Happier Grey Podcast

Episode 1 - What it's all about!

March 22, 2024 Season 1 Episode 1
Happier Grey Podcast
Episode 1 - What it's all about!
Show Notes Transcript

Have you ever thought it’s crazy that a man can be a sexy, silver fox, but people often assume a woman embracing her greys has given up on herself?

 It’s a double-standard I’d love to change, and the reason for creating Happier Grey.

Each week, on the Happier Grey Podcast, you can hear me chatting to a different woman, who has chosen to go grey. In the hope inspiring and supporting you on your grey hair journey. We’ll be talking about:

·     Why they decided to go grey

·     How other people have reacted

·     Tips for growing the dye out

·     And much, much, more.

In this first episode, I talk more about where the idea for Happier Grey came from. And tell the story of how I came to have grey hair and why I'm truly Happier Grey.

Happier Grey Podcast – What it’s all about!

 Hello, and thanks for joining me, Helen Johnson, for the Happier Grey podcast. I'm pro aging and love my grey hair, but I know it can be quite intimidating to take the plunge, so each week I'll be chatting to other women who've chosen to embrace the grey in the hope of inspiring and supporting you, whether you already have silver hair, in the process of going grey, or are just considering ditching the dye.

Most weeks on the Happier Grey podcast you'll find me chatting to other guests, but this week I thought I'd kick off by telling you a little bit about my grey hair story and where the idea for Happier Grey came from. 

I finally took the plunge and decided to go grey about four years ago. I'd been thinking about it for a few years before that, but I didn't know anyone else my age who'd chosen to go grey.

And I wasn't sure what reaction I'd get. When I spoke to my hairdresser, she encouraged me to wait until more of my hair was white, and so nothing else happened.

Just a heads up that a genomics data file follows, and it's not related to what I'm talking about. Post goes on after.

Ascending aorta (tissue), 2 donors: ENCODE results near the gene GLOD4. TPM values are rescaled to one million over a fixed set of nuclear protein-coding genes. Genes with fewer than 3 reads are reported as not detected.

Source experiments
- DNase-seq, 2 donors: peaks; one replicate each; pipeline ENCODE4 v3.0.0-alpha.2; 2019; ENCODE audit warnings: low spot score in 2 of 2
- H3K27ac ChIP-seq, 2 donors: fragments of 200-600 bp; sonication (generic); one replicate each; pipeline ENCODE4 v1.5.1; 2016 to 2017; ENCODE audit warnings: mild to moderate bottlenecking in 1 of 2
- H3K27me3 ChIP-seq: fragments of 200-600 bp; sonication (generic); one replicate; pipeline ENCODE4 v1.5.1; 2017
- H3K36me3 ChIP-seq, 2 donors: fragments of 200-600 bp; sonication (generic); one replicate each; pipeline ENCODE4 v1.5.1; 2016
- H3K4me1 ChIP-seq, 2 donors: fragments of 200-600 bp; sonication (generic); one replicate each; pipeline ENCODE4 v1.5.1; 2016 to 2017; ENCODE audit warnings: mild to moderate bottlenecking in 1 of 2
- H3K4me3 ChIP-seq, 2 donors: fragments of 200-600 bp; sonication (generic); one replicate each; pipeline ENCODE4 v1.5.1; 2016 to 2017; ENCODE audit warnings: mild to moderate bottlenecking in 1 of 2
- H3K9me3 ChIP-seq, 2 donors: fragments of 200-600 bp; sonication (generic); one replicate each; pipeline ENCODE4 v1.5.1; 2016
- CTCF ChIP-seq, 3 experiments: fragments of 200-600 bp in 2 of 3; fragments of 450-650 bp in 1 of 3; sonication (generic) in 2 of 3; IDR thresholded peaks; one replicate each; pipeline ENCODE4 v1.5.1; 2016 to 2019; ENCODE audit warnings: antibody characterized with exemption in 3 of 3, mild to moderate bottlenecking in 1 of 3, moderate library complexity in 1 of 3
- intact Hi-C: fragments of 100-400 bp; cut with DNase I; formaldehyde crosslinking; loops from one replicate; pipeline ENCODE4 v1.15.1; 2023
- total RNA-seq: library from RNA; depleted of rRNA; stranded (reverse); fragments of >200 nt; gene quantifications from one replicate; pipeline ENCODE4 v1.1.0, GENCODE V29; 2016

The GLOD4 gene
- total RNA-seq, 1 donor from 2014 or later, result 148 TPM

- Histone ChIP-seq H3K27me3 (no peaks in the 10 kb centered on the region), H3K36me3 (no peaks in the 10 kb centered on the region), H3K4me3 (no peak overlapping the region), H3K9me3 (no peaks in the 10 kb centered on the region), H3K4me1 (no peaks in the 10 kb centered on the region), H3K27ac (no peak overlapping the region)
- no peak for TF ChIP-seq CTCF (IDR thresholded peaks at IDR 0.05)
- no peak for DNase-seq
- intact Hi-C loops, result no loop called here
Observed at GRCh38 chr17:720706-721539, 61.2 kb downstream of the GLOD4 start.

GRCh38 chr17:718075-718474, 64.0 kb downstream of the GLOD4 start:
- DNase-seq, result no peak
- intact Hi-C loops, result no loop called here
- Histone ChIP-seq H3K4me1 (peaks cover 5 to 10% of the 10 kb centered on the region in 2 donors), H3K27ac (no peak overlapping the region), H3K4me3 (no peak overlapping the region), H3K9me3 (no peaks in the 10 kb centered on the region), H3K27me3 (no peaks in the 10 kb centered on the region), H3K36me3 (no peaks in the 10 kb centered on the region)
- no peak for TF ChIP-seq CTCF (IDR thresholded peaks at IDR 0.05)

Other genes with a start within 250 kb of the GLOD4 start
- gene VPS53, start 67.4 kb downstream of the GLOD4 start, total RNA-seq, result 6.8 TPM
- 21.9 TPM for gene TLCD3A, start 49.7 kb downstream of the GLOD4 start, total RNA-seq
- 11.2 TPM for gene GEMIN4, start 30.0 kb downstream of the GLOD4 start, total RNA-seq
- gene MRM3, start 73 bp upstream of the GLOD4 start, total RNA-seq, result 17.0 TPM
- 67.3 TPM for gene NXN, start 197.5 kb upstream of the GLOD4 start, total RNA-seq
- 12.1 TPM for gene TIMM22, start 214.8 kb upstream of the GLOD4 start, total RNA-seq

Until lockdown. 

Suddenly, going to the hairdresser's wasn't an option. It seemed like the perfect time to ditch the dye. And although my husband did offer to dye my hair, I said no, and I haven't coloured it since.

Lockdown was definitely a watershed moment for a lot of people. It gave us time to breathe and think about what we wanted from our lives. And for lots of women, choosing to go grey was a part of that. 

So now, you see far more women with grey hair than before. And attitudes are starting to shift, which is great. But there's still a long way to go before a woman going grey is seen as the equivalent of a man becoming a silver fox. 

I think there's still a lot of fear around going grey for most women, and it's hardly surprising. We live in a very ageist society. 

We're surrounded by messaging from the beauty industry that promotes looking youthful as an ideal. They’re spending billions every year, playing on our insecurities around ageing. Simply because they want to sell us more anti- ageing products. 

Alongside that, there's often an anti-ageing narrative in the press with women who've chosen to go grey, being accused of giving up on themselves, which is pretty ironic, given these women are often looking after what really matters, which is making positive choices around exercise and nutrition. 

When I started researching the grey hair space, one of the things that struck me was that the grey-haired influencers on Instagram tended to either be beautiful ex models in their fifties. Or fresh-faced women in their thirties, again, often very pretty. 

It's easy to get imposter syndrome around showing up with grey hair when that's all you're seeing. From my perspective, I'd like every woman to be able to feel comfortable going grey, if that's what she decides to do.